Names can be a tough gig. One of the toughest things about writing a story or a novel is getting the names of characters right. And of course, the age old question, should you even name your characters at all? I’m hoping I can give you a few recommendations that will help you avoid some pitfalls I’ve seen writers (including myself) fall into.
NO NAMES IS CONFUSING, NOT COOL: Wrong-o. This is a trap. Yes, Raymond Carver and Ernest Hemmingway often wrote stories with unnamed characters. Hooray for them. The fact is, we’re not Carver, and we’re not Hemmingway. I know, I know, Cormac McCarthy did an entire novel and never named his characters (see The Road). Here’s what all of those examples have in common. They each feature (for the most part) two characters. Each character is easily distinguished by some attribute, most notably, gender. It’s pretty easy to keep characters straight when you have a man and a woman. Simple pronouns keep us posted as to who is speaking and who isn’t. In The Road, McCarthy’s two primary leads were separated by age. One was a boy, the other a man. However, if your story (or novel) is rocking three or more protagonists, give us names, please. Not only do they help us keep characters straight (and help you avoid redundantly saying “the man walked, the man talked, the man ran, etc.), they help us relate to the characters. It humanizes them.
TOO MANY NAMES: I’m looking at you, Robert Jordan. This may be a subset of a larger problem—namely too many characters—but whatever the case, too many names confuse us. In The Wheel of Time series, Jordan introduces a cast of six main characters and about a million auxiliary characters. Then, he has the bad guys. Here’s the thing with his bad guys—they die, and come back, and take new names. And they take new names for themselves when they go to different parts of the world. So, it isn’t uncommon for one character to have about three different names.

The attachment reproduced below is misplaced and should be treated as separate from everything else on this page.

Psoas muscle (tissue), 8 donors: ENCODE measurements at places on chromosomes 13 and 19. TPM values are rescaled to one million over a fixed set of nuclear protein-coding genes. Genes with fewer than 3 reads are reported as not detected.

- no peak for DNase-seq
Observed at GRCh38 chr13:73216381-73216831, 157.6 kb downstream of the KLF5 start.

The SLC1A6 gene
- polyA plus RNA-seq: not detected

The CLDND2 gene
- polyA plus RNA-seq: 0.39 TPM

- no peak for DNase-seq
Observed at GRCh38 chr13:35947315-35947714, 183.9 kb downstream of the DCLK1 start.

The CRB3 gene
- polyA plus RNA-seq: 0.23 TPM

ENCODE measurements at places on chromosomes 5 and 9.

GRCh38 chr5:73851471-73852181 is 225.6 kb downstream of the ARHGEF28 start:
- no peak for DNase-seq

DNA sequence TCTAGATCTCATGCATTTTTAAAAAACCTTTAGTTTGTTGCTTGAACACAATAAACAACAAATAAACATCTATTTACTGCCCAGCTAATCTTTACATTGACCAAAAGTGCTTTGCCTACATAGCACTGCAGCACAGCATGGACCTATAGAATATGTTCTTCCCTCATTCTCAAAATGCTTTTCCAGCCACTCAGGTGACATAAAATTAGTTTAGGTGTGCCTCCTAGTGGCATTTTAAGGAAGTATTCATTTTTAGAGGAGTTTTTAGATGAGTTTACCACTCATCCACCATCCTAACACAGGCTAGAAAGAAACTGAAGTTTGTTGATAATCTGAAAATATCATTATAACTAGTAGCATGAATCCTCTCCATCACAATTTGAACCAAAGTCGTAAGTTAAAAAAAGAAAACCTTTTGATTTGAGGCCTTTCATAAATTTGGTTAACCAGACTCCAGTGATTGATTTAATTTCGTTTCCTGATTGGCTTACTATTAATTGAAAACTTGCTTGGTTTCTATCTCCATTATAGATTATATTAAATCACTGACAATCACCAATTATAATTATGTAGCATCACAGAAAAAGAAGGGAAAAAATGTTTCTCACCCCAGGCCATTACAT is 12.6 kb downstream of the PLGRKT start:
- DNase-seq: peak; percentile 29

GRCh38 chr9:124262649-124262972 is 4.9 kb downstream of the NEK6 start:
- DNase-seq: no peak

Oh. My. Gosh.
My head hurts just thinking about it. I’ve got to have Wikipedia open when I read the book just to keep his characters straight. That’s a problem.
Remember, no one will ever say, “Gee, he had too few characters in this book.” But they will say “Gee, she had way too many characters in here.” And please, for the love of all things good, unless you’re writing some spy novel, one name per character. Please.
NAMES TOO SIMILAR: This is a trap I’ve fallen into many times myself. Most notably in the Hand of Adonai series. Little known fact: Lauren used to be named Kara. One of my alpha readers, however, told me that he had trouble keeping Erica and Kara straight because their names sounded so familiar. Hence, Lauren was born. I kept the name Kara in the book, though, kind of. You’ll see, later in the series, references to Eukara island. That’s my little shout out to Lauren’s original name. You know, in case you’re ever on Jeopardy and need to know that.
I notice this problem quite a bit when I’m reading a book or story that has several characters that have names that begin with the same letter. I get that some parents, to be cute, like to find names for their kids that all start with, oh I don’t know, N. But when I’m trying to keep Nancy and Nora and Natalie and Nathan and Noel and Nolan straight in my head, I get brain cramps.
Hope these tips are helpful. Glad to be back blogging with you. I really enjoyed Diane’s insights, and hope you did too. Until next week, amigos.